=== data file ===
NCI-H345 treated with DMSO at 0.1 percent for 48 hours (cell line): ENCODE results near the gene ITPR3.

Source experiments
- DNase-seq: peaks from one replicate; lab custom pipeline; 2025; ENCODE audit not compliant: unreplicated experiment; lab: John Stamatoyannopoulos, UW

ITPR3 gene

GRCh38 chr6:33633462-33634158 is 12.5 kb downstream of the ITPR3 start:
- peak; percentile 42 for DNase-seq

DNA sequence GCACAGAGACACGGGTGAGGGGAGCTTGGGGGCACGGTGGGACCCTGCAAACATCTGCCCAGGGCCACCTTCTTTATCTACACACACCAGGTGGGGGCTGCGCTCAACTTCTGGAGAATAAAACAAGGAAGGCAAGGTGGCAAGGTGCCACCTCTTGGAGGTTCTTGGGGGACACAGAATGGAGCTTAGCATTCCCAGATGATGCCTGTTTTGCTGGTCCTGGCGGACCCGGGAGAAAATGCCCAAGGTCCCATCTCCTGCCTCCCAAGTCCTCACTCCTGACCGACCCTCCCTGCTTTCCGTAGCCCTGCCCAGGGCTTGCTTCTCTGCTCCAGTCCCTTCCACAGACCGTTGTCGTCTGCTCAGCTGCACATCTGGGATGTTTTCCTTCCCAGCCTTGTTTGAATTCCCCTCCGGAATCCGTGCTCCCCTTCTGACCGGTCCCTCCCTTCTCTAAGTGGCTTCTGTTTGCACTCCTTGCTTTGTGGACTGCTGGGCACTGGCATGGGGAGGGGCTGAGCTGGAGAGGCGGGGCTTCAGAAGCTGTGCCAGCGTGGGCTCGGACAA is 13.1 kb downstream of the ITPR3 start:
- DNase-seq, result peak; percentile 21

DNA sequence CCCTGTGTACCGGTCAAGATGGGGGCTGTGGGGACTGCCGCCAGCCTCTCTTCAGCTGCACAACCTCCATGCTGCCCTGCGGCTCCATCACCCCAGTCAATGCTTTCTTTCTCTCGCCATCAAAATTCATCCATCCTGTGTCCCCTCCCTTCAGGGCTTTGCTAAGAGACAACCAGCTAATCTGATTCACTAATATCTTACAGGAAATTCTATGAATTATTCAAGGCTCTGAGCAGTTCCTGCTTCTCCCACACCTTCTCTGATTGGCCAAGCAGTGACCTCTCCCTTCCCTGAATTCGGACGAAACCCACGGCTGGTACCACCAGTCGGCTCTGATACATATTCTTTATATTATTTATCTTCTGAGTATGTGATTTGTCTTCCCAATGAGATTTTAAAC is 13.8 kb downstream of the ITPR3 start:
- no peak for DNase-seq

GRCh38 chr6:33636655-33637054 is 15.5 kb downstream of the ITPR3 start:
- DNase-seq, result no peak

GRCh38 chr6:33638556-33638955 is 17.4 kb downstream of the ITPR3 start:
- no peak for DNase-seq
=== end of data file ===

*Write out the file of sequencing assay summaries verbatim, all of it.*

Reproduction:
NCI-H345 treated with DMSO at 0.1 percent for 48 hours (cell line): ENCODE results near the gene ITPR3.

Source experiments
- DNase-seq: peaks from one replicate; lab custom pipeline; 2025; ENCODE audit not compliant: unreplicated experiment; lab: John Stamatoyannopoulos, UW

ITPR3 gene

GRCh38 chr6:33633462-33634158 is 12.5 kb downstream of the ITPR3 start:
- peak; percentile 42 for DNase-seq

DNA sequence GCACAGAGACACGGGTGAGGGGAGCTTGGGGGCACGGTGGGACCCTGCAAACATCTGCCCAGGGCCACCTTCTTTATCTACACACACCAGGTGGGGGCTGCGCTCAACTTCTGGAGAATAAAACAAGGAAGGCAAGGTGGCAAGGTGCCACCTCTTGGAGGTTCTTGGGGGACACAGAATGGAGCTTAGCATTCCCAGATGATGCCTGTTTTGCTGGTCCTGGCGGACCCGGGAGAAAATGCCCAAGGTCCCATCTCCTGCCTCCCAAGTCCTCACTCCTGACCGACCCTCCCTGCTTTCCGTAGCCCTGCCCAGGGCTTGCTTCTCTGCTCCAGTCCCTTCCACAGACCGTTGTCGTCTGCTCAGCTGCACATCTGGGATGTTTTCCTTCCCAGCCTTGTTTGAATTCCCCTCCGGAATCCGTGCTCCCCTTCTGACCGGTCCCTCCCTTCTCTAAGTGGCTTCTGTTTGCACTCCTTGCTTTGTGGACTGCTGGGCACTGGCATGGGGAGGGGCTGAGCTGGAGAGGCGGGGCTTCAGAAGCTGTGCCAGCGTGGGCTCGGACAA is 13.1 kb downstream of the ITPR3 start:
- DNase-seq, result peak; percentile 21

DNA sequence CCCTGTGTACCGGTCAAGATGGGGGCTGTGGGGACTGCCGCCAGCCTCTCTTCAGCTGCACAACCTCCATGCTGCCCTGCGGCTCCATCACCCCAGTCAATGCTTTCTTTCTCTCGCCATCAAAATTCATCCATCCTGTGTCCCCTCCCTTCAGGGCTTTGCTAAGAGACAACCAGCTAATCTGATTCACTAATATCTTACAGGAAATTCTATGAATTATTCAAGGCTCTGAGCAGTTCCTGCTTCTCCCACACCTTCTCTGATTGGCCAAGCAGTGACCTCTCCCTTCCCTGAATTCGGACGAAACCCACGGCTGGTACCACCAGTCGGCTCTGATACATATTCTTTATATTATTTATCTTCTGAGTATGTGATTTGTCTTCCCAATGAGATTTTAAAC is 13.8 kb downstream of the ITPR3 start:
- no peak for DNase-seq

GRCh38 chr6:33636655-33637054 is 15.5 kb downstream of the ITPR3 start:
- DNase-seq, result no peak

GRCh38 chr6:33638556-33638955 is 17.4 kb downstream of the ITPR3 start:
- no peak for DNase-seq